Sunday, February 19


I'm just a skosh in age from the leading edge of the Boomer Generation and there's a touch of gray around my temples to prove it. So I'm unequivocally part of a demographic sea change about to be loosed on American society, and I feel as if I'm caught in a raging river current in which even the strongest of swimmers can neither return to shore, nor avoid the looming precipice and headfirst plunge ahead.

The inevitability of it all was reinforced recently with the advent of my kid brother's 50th birthday. I think I was more mortified by it than he, as enough years separate us owing to my parents' languorous baby-making that until now I regarded my brother as our family's own version of Peter Pan -- the youngest of four, well-spread-out siblings, who to the others seemed to be cast as forever young.

But then I read recently a column in which those of us in our 50s are now deemed "pre-elderly" by U.S. government statisticians and so a blue funk soon befell me and I grimly informed my brother and sisters that we were now irrevocably nearer the end than the beginning and caught in the dreaded vice grip of insurance actuaries.

"Pre-elderly." Ugh! Why it seems like only yesterday that friends were signing my high school yearbook and writing well-penned expressions of hopefulness, such as "Have a bitchin' summer!" and "Don't work too hard!"

But if the cold splash of water of being "pre-elderly" were not enough, now along comes a chilling piece in today's Houston Chronicle, written by Jeffrey Leving and Glenn Sacks, that the American Association of Retired Persons (AARP) recently completed a study that divorce among "older couples" is on the rise and that more and more women are dumping their husbands, instead of the other way around, which is the common perception; and, furthermore, that this phenomenon is most pronounced in Japanese society where long-working husbands who never had the time to develop outside hobbies and interests (as well as deep-seated friendships) are now, in their early retirement years, seen as "wet leaves" by their spouses -- i.e., male mates with a characteristic tendency "to cling to their wives" and spend most of their time "at home."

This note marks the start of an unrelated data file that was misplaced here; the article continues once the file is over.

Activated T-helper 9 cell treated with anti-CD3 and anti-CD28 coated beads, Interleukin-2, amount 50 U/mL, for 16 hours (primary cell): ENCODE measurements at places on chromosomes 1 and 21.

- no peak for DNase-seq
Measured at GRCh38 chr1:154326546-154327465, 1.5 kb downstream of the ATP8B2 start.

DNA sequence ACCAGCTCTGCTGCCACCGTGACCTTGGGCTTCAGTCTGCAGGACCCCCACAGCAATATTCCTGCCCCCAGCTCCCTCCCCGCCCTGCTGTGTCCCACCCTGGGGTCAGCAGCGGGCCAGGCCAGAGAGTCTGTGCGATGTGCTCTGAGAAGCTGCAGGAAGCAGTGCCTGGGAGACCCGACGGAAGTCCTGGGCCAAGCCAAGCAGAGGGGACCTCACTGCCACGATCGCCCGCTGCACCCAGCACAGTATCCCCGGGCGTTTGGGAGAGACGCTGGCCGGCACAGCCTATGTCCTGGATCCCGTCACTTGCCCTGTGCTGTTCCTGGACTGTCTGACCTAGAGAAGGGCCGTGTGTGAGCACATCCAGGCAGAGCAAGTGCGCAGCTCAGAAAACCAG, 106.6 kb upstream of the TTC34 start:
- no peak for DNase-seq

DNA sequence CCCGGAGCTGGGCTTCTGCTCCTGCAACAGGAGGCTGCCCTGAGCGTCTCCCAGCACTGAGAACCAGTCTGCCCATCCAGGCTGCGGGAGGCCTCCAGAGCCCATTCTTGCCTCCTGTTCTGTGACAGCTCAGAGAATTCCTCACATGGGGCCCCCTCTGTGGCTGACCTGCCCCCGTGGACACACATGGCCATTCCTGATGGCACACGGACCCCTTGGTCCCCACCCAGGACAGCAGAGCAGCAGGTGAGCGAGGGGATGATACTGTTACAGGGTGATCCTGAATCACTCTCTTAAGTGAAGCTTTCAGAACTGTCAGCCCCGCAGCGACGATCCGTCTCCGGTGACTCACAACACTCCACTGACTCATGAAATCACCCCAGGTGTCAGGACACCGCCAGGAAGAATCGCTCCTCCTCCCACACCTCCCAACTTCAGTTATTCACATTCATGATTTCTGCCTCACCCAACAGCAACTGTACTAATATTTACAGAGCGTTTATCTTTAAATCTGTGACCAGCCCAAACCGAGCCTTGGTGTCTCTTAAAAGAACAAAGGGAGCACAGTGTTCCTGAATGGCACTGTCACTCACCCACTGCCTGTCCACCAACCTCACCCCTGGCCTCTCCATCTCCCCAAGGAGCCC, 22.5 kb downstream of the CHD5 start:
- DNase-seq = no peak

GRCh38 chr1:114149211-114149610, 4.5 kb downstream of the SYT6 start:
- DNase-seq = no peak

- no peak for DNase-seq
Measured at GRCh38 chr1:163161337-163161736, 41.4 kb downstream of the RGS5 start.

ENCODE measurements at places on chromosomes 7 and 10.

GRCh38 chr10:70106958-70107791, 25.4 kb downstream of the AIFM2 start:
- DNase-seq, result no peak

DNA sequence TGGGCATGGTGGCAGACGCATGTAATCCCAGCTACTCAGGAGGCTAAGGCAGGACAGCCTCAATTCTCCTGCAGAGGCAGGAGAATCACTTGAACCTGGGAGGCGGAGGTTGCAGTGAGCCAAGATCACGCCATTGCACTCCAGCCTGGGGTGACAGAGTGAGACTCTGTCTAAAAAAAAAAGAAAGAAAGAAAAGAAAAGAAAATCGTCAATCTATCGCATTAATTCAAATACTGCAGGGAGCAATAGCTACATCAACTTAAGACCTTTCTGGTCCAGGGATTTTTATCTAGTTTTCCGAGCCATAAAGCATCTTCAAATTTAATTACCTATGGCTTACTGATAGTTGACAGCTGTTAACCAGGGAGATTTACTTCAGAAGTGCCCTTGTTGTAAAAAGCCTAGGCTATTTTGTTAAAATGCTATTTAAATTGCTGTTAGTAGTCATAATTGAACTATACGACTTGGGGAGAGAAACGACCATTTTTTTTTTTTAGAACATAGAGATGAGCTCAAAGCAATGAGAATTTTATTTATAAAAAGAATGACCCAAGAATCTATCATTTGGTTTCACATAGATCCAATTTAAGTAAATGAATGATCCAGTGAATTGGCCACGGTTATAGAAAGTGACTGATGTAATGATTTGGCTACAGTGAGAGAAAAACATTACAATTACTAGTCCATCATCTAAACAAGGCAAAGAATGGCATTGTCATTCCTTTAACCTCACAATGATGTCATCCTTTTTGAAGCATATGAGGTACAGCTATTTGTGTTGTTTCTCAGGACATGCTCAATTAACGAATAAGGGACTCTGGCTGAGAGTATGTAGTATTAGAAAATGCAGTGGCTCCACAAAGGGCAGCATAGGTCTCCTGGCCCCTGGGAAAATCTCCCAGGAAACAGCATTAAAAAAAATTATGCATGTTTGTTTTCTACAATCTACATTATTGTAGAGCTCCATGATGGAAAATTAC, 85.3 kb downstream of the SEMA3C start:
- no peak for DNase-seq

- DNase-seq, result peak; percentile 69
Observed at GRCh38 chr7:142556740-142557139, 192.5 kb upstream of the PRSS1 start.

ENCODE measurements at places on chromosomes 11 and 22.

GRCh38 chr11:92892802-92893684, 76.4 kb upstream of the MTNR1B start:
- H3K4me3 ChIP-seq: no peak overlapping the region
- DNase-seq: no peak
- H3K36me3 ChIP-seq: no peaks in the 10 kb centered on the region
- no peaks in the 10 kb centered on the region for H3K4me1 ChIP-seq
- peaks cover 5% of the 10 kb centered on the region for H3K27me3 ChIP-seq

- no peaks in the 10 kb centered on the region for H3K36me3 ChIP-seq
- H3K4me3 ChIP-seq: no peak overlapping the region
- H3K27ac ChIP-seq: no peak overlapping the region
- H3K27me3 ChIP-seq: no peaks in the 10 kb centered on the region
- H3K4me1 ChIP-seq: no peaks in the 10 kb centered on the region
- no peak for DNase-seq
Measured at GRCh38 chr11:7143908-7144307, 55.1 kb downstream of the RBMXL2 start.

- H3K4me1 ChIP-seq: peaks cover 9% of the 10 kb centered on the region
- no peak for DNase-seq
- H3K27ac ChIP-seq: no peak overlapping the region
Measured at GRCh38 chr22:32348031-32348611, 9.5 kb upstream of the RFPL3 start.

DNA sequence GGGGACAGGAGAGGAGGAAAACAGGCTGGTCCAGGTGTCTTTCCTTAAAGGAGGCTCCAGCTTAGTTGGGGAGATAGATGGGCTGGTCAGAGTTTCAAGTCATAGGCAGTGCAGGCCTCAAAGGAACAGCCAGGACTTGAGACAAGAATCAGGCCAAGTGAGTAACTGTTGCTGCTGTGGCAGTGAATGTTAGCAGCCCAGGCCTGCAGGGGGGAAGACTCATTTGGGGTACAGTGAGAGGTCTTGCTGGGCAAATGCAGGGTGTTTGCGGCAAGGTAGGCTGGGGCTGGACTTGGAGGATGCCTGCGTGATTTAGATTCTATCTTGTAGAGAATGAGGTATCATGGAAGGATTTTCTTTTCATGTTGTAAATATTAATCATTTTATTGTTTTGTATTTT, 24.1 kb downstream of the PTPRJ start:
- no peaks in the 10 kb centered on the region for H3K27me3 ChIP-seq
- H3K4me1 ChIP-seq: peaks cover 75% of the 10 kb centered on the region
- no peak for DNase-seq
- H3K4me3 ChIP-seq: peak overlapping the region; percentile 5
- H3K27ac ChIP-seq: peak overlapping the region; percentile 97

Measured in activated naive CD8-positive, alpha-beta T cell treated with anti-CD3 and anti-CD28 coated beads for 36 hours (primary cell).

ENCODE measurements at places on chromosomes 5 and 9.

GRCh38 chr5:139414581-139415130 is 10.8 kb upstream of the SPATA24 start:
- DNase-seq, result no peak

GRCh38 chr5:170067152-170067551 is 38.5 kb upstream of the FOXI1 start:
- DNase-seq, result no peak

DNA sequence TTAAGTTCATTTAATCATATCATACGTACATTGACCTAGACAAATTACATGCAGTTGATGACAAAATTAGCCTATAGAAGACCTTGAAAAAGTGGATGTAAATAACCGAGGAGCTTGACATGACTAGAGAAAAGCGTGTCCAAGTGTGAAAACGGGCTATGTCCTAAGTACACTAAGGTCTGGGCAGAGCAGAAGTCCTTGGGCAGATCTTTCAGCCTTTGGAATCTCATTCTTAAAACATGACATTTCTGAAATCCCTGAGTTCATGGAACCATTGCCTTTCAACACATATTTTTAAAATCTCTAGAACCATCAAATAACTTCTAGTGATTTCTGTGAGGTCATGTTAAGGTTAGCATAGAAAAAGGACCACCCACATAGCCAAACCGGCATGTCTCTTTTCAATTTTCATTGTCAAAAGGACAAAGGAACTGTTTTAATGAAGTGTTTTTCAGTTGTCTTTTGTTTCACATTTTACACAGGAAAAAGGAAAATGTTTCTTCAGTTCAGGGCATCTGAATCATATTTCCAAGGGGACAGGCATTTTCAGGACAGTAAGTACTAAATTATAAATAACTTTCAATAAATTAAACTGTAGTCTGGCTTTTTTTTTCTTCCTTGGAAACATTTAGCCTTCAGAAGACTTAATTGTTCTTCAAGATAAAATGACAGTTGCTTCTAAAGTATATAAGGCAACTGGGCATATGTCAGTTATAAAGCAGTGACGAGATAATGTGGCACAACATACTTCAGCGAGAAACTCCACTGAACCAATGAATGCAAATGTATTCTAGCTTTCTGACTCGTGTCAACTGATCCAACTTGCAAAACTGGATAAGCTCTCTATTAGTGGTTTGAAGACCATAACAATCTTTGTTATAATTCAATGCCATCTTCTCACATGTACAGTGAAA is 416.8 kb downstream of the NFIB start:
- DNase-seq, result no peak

One Japanese newspaper says "some Japanese women see their husbands as an obstacle to enjoying their sunset years. With few hobbies or friends to turn to, many Japanese retirees, often nicknamed 'wet leaves' for their tendency to cling to their wives, spend their time at home." These "wet leaves" are increasingly being swept aside by their newly independent wives.

In both countries this "Pin the Blame on the Husband" is unfair. For one, the stereotype of the husband trading in his wife for a younger model is by and large a myth. The women in the AARP study were 60 percent more likely to claim that they ended their marriages than the men were, and men were almost twice as likely as women to say that they never saw their divorces coming. In contrast to the Porsche and trophy wife stereotype, the AARP study found that these divorced men had many serious concerns, high among them their fear of losing touch with their children after a divorce.

My God. This is the official "Welcome Mat" awaiting Boomers: to be chronicled as pre-elderly, soon-to-be-divorced, wet leaves? Isn't it enough that swollen prostates and dribbling urine streams await us -- we who drive Buicks, married our high school sweethearts, and have kid brothers nearly nine years our junior?